By April Amadon
BUFFALO, N.Y. — Despite a last-ditch effort to withdraw his guilty plea, Thomas Montgomery was sentenced Tuesday in State Supreme Court to 20 years in prison for the 2006 killing of a Lockport man.
Montgomery, 48, of Cheektowaga, pleaded guilty Aug. 20 to first-degree manslaughter in the September 2006 death of 22-year-old Brian Barrett, a Starpoint grad.
Justice Penny Wolfgang ordered Montgomery to serve 20 years in prison with five years post-release supervision.
“This is a totally senseless killing,” Wolfgang said. “This young man has been cut off in the prime of his life. ... All of this for absolutely no reason.”
Montgomery, 48, shot Barrett three times as Barrett sat in his pickup in the parking lot of Dynabrade Corporation on Sheridan Drive in Clarence, where both men worked.
Police have said the killing was motivated by an Internet love triangle involving both men and a West Virginia woman, identified as Mary Sheiler.
As the sentence was read, Montgomery stared down at the table in front of him, his face showing no emotion.
Brian’s father, Dan Barrett, read a statement before the sentence was handed down.
He read from a letter written by one of Brian’s teachers at Niagara-Orleans BOCES, Scott Brauer, who wrote of Brian’s “infectious smile,” his leadership skills and his dedication to learning and becoming a teacher.
“My wife and I don’t understand how this could happen to our family,” Dan said, glancing at Montgomery. “We don’t understand how such evil could exist in the world. To gun down a boy over simple jealousy does not make sense.”
The Barretts had hoped Montgomery would receive the maximum sentence of 25 years.
“We were hoping for more, but to be honest with you, we were prepared to take the 20 if we had to, which obviously we did,” Dan said. “We were glad to see that the judge didn’t prolong this any longer and give (Montgomery) more rights than my son ever got.”
Montgomery had made a motion to withdraw his guilty plea, which was entered Aug. 20, and take the case to trial.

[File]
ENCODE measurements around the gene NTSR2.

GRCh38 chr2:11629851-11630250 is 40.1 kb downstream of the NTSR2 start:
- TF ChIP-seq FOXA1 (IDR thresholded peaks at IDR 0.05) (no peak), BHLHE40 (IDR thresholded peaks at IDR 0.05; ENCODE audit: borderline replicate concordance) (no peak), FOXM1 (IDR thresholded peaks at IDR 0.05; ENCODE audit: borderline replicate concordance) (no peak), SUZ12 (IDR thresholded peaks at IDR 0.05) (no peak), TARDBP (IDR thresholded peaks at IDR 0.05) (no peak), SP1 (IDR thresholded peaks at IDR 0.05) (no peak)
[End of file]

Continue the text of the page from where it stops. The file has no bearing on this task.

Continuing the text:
Wolfgang denied that request, saying Montgomery had entered the plea “with full understanding of the consequences.”
Montgomery first wrote of his desire to take back the plea shortly after he entered it, said his attorney, John Nucherino. After the plea hearing, Montgomery was placed in the special observation unit at the Erie County Holding Facility because of mental health concerns.
As soon as he had access to pen and paper, Montgomery wrote up a petition to file for a reassignment of counsel. In his state of mind, he had an “automatic right” to do so, his attorney, Nucherino said.
Nucherino said Montgomery’s motion to take back the plea was “a reflection of his lack of knowledge about the basic concepts of the plea.”
Montgomery’s first attorney, John Molloy, was relieved of his duties Oct. 29 at Montgomery’s request.
“(Montgomery) swears he was told by (Molloy) that he could take it off the table at any time,” Nucherino said, calling the language in the plea “ambiguous.”
Nucherino told Wolfgang that Montgomery had already changed his plea once — from not guilty to guilty — and assumed he could do so again.
“To an inexperienced defendant, if you can change it one way, why can’t you change it another?” he said.
Deputy District Attorney Frank Sedita disputed the notion that Montgomery did not understand the finality of the plea, telling Wolfgang that Molloy and Montgomery had spent the entire weekend discussing the plea before the Oct. 29 hearing.
“I wonder what they talked about, judge,” he said. “They talked about the plea.”